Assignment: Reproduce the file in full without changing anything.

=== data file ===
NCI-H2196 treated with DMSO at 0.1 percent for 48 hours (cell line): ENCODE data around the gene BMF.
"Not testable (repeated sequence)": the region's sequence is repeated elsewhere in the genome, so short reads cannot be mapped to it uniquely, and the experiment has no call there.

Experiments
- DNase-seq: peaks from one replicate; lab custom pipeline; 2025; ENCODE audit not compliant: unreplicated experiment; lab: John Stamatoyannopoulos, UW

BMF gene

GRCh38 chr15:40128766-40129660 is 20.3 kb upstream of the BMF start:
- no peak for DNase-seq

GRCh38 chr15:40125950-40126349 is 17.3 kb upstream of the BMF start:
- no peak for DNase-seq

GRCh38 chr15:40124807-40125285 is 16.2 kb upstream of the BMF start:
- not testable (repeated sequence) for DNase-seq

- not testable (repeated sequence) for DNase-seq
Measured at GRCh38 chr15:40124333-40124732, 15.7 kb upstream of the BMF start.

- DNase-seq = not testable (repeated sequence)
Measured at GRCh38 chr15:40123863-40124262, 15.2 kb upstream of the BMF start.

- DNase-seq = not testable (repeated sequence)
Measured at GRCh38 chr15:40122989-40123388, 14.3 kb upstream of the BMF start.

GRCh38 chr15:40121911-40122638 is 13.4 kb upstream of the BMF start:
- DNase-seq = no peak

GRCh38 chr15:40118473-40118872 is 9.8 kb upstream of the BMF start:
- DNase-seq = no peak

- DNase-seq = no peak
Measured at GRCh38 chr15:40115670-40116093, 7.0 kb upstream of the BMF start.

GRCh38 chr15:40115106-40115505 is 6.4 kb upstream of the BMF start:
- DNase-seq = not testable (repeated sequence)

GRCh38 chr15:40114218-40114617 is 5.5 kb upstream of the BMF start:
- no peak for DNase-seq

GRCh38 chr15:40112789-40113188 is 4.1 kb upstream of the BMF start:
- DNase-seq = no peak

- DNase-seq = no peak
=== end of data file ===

NCI-H2196 treated with DMSO at 0.1 percent for 48 hours (cell line): ENCODE data around the gene BMF.
"Not testable (repeated sequence)": the region's sequence is repeated elsewhere in the genome, so short reads cannot be mapped to it uniquely, and the experiment has no call there.

Experiments
- DNase-seq: peaks from one replicate; lab custom pipeline; 2025; ENCODE audit not compliant: unreplicated experiment; lab: John Stamatoyannopoulos, UW

BMF gene

GRCh38 chr15:40128766-40129660 is 20.3 kb upstream of the BMF start:
- no peak for DNase-seq

GRCh38 chr15:40125950-40126349 is 17.3 kb upstream of the BMF start:
- no peak for DNase-seq

GRCh38 chr15:40124807-40125285 is 16.2 kb upstream of the BMF start:
- not testable (repeated sequence) for DNase-seq

- not testable (repeated sequence) for DNase-seq
Measured at GRCh38 chr15:40124333-40124732, 15.7 kb upstream of the BMF start.

- DNase-seq = not testable (repeated sequence)
Measured at GRCh38 chr15:40123863-40124262, 15.2 kb upstream of the BMF start.

- DNase-seq = not testable (repeated sequence)
Measured at GRCh38 chr15:40122989-40123388, 14.3 kb upstream of the BMF start.

GRCh38 chr15:40121911-40122638 is 13.4 kb upstream of the BMF start:
- DNase-seq = no peak

GRCh38 chr15:40118473-40118872 is 9.8 kb upstream of the BMF start:
- DNase-seq = no peak

- DNase-seq = no peak
Measured at GRCh38 chr15:40115670-40116093, 7.0 kb upstream of the BMF start.

GRCh38 chr15:40115106-40115505 is 6.4 kb upstream of the BMF start:
- DNase-seq = not testable (repeated sequence)

GRCh38 chr15:40114218-40114617 is 5.5 kb upstream of the BMF start:
- no peak for DNase-seq

GRCh38 chr15:40112789-40113188 is 4.1 kb upstream of the BMF start:
- DNase-seq = no peak

- DNase-seq = no peak